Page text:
Aude

 

The Aude department is a rather unknown gem of sand, salted waters and stone. Far less famous than Provence it offers yet similar landscapes of limestone hills, planted with the same Mediterranean vegetation such as pines trees, vineyards and olive trees, rosemary, thyme and lavender. Its cultural heritage dates back to the Roman times and also has its share of mediaeval castles, fortresses, towns and abbeys. The coastline as a difference with the French Riviera still shelters untouched areas and boasts miles of soft golden sand. To top it access to the region is easy from the UK thanks to Carcassonne Airport and Béziers Airport operating low costs flights.

Far less overcrowded and cheaper than Provence it is a rough but still endearing country because of its authenticity.

Given the growing attraction towards southern regions, this part of Languedoc has all the potential to become a serious alternative to Provence, Côte d’Azur, Lubéron and the likes.

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An almost endless coastline of fine sand

 Not many French departments can boast 50 km of fine golden sand and warm sea but such is the case in Aude. Invintingly long stretches of clean soft sand, family friendly beaches where swimming is safe yet supervised are shared by 8 resorts:
Les Cabanes de Fleury
Saint-Pierre-sur-mer
Narbonne-plage
Gruissan a nice old village with its ancient tower overlooking the lagoon and its funny beach with wooden chalets planted on stilts.
La Franqui and Leucate-plage, 2 deliciously old-fashioned resorts with their charmingly outdated 50’s villas seafront and embedded in Mediterranean vegetation.
Port-Leucate a modern resort offering many amenities including an important leisure habour, sailing and windsurf schools.
Being so long the coast offers plenty of parking, an easy access to the sea and beaches are not overcrowded as on the French Riviera. If you are brave enough to walk a bit further away from the central supervised area of the beach, you can lay your bath towel in an almost empty part of the beach and enjoy the fine golden sand with only a very few people.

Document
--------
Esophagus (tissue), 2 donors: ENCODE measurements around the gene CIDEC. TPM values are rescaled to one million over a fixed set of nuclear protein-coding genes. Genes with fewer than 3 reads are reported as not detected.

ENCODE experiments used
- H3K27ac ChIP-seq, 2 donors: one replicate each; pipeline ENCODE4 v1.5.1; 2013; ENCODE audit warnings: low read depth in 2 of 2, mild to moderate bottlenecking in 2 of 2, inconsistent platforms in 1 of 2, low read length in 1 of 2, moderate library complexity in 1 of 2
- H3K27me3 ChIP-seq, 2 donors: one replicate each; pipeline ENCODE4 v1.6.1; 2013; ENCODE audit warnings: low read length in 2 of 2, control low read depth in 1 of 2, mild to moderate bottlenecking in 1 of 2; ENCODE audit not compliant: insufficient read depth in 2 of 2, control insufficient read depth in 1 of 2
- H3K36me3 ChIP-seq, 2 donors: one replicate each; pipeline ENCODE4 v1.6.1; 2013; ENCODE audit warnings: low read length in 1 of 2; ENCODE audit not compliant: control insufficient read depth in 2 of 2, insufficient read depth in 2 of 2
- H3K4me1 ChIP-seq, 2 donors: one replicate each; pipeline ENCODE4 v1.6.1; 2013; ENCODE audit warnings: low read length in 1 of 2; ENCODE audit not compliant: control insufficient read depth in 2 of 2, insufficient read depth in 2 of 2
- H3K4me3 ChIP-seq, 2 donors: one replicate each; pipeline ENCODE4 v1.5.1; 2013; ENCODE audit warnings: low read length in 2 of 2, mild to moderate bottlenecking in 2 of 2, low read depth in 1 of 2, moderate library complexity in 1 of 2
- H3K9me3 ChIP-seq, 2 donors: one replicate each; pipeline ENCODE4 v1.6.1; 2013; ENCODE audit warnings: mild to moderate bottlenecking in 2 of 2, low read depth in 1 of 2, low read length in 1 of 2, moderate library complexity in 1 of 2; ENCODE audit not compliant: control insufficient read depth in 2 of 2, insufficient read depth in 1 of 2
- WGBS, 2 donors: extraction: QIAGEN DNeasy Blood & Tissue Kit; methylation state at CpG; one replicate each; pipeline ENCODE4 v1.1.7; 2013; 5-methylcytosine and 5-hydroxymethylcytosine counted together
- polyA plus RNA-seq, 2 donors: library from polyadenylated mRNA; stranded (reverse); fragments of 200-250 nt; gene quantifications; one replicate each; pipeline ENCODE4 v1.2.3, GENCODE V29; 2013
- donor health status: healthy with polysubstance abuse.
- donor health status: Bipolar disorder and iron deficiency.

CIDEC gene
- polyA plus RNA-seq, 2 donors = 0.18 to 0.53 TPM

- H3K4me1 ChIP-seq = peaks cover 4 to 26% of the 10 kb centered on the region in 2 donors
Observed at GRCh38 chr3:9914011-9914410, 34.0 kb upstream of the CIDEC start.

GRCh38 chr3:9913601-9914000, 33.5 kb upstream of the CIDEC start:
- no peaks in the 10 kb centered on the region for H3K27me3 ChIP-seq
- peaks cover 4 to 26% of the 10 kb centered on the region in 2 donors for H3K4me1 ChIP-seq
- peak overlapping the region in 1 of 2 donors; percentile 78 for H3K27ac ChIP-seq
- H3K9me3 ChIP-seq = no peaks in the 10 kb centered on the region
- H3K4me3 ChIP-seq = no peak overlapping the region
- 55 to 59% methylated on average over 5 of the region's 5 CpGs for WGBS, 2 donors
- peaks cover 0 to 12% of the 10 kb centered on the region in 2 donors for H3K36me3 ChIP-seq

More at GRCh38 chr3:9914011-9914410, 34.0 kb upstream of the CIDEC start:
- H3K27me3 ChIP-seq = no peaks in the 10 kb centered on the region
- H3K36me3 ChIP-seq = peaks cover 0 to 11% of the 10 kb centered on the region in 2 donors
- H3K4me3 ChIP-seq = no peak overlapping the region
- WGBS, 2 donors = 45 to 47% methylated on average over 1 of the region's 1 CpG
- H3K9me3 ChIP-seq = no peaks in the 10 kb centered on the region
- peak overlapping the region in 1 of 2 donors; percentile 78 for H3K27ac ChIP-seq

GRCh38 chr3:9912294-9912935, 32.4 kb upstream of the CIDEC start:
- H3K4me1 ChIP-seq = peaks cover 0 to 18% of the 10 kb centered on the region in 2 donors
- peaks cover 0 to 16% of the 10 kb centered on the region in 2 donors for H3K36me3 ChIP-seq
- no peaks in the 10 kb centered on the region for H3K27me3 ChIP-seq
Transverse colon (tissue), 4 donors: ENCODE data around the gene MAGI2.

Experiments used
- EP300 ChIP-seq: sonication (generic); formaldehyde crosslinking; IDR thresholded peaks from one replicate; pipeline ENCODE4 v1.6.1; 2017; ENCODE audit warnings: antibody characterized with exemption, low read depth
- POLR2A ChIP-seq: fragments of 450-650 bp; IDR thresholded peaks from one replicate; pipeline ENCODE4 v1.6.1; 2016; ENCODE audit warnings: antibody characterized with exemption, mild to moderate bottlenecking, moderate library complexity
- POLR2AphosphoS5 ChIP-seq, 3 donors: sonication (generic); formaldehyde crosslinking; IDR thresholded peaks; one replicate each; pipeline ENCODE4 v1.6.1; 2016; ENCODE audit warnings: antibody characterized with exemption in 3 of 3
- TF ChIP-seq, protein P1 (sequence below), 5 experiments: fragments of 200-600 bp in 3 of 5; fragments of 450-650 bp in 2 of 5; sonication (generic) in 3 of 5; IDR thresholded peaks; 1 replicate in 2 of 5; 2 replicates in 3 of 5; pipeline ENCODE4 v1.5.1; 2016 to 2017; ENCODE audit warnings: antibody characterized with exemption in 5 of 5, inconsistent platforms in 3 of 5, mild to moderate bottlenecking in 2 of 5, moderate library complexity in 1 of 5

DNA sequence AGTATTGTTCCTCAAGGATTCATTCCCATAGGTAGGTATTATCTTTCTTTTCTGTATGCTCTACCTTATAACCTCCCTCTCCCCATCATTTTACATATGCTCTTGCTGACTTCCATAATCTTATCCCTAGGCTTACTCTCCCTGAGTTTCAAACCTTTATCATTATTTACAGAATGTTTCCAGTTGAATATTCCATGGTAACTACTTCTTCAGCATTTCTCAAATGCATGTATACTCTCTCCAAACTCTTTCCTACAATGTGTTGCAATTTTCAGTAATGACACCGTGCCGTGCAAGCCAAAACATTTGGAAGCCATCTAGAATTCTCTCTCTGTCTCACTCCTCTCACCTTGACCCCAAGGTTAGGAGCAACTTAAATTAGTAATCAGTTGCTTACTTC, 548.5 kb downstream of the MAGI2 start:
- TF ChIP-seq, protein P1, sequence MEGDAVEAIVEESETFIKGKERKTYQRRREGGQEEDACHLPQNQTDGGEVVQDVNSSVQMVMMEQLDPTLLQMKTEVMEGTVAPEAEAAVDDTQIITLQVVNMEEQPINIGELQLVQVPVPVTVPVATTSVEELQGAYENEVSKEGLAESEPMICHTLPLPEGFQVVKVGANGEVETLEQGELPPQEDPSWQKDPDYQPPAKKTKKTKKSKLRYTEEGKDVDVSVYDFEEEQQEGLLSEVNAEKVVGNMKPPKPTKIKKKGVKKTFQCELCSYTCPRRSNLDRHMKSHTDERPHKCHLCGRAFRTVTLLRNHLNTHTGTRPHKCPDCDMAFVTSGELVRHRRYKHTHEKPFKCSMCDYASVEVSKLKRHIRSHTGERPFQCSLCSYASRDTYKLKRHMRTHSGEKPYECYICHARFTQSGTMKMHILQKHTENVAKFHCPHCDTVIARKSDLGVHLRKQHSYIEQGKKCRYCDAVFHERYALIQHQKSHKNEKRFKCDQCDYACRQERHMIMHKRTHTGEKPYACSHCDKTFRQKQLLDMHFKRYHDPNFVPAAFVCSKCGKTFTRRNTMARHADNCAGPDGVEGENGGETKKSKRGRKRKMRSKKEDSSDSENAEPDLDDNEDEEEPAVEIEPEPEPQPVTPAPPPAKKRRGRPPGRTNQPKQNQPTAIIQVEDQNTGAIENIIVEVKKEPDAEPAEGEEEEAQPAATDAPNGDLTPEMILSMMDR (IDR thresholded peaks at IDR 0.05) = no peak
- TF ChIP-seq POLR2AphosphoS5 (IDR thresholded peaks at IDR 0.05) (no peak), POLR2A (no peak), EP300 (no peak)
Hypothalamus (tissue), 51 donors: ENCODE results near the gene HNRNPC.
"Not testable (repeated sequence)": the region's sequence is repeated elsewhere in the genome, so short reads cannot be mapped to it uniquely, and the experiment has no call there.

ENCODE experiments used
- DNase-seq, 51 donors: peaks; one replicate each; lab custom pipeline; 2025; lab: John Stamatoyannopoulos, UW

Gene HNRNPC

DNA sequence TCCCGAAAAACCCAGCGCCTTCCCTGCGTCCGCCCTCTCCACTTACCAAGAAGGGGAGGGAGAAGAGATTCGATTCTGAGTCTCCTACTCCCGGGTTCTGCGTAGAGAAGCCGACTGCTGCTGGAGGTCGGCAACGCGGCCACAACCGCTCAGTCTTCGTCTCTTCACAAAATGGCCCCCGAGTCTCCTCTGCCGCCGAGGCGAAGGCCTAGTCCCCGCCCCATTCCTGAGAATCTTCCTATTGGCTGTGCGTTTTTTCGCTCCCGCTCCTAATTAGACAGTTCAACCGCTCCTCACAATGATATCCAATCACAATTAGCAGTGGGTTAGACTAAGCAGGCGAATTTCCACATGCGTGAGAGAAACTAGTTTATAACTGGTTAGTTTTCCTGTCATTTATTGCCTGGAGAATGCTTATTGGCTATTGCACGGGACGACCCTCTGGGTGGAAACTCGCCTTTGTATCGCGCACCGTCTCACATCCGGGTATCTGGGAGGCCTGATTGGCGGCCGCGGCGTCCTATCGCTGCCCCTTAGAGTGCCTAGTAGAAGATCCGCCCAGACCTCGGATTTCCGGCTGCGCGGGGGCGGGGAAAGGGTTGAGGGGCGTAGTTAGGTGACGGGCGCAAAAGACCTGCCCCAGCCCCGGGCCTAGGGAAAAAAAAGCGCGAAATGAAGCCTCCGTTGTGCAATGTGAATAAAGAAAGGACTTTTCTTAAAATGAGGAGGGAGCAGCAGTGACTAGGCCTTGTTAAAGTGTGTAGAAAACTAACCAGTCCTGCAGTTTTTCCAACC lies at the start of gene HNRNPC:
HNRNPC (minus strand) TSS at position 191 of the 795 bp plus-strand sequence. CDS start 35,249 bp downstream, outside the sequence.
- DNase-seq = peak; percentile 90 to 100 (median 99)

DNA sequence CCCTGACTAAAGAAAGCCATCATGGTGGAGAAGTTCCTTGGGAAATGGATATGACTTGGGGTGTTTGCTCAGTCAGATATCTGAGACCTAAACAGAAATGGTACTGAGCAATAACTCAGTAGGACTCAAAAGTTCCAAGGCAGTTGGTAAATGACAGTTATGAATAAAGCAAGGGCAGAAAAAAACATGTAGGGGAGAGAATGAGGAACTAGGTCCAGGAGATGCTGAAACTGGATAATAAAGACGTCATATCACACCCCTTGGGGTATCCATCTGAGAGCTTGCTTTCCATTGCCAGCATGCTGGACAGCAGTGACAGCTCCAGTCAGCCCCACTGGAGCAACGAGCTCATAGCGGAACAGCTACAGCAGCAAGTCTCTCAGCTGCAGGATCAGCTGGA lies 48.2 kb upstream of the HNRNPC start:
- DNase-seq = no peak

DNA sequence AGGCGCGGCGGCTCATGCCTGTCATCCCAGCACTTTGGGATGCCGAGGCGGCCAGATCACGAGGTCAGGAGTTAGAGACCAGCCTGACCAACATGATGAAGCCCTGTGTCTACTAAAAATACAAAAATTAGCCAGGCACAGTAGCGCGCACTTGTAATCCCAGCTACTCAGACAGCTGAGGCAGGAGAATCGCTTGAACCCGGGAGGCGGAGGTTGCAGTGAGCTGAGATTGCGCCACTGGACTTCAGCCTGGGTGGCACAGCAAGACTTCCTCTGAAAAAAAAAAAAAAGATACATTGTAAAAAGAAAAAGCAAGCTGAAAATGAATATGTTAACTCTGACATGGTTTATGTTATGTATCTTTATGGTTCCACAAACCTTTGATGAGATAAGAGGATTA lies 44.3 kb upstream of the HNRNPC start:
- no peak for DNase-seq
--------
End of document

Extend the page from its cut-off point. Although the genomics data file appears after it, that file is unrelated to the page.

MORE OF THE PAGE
Unspoilt nature, lagoons and Mediterranean vegetation

 But paradoxically the most interesting part of Aude is its hinterland which is rather undiscovered, wild and untouched. The Massif des Corbières offers a typical Mediterranean landscape of rough and wild limestone hills planted with vineyards, olive and pine trees, cypresses, rosemary and thyme. The gem is the Massif de la Clape, a limestone plateau overlooking the Mediterranean Sea, still unspoilt by urbanisation and which will remain so because it a protected area as part of the Natural Regional Park of the Narbonnaise. This park is a natural territory recognised for its high value in terms of heritage and landscape and organised according to a project of maintaining and protecting this heritage. The Natural Regional Park of the Narbonnaise is a territory consisting in natural territories (lagoons, coastline, dunes, forests) and inhabited rural territories (vineyards, scrubland, villages). Extending over 80 000 hectares, it is one of the last major preserved sites of this size on the French Mediterranean coast, and probably of the Northern Mediterranean coastline. Another important part of the Park are the 4 lagoons stretching along the coastline. Two of them are almost small interior seas and are a reknowned paradise for wind surf and kyte surf. Their shores are not inhabited apart from 6 old adorable villages. Cycling or walking on the country lanes crisscrossing the vineyards and scrubland or running along the lagoons shores is a very peaceful experience.

Culture and heritage

Aude has been attractive to mankind since the Romans’ times. Narbonne which was at that time on the seashore was one of the biggest ports of the Roman Empire. Unfortunately there are but a few remnants of that period except for parts of the Via Domitia, a cobblestoned road stretching from Italy to Spain. Then the oldest history testimonies date back to the Mediaeval era and are those inherited from the Cathars, religious dissenters of the XIIth century and from the Roman Church partisans who were fighting against them. During the Crusade against them, the Cathars found shelter in ten Cathar castles or fortresses, ten “Citadelles du Vertige” (‘Vertigo Citadels’) usually set on impressive crags while nine abbeys where sheltering the opposite side. The impressive fortified town of Carcassonne, listed on the Unesco World Heritage was built between the XIth and XIIIth on the ruins of the former Roman city walls. The region’s fortune waned when the port of Narbonne silted up in the 1300s. It is only in the end of the XVIIIth that the region revived thanks to the Canal du Midi, a waterway connecting the Mediterranean and the Atlantic Ocean, which is also listed on the Unesco World Heritage. This wealth of historical heritage offers plenty of opportunities for shows and summer festivals.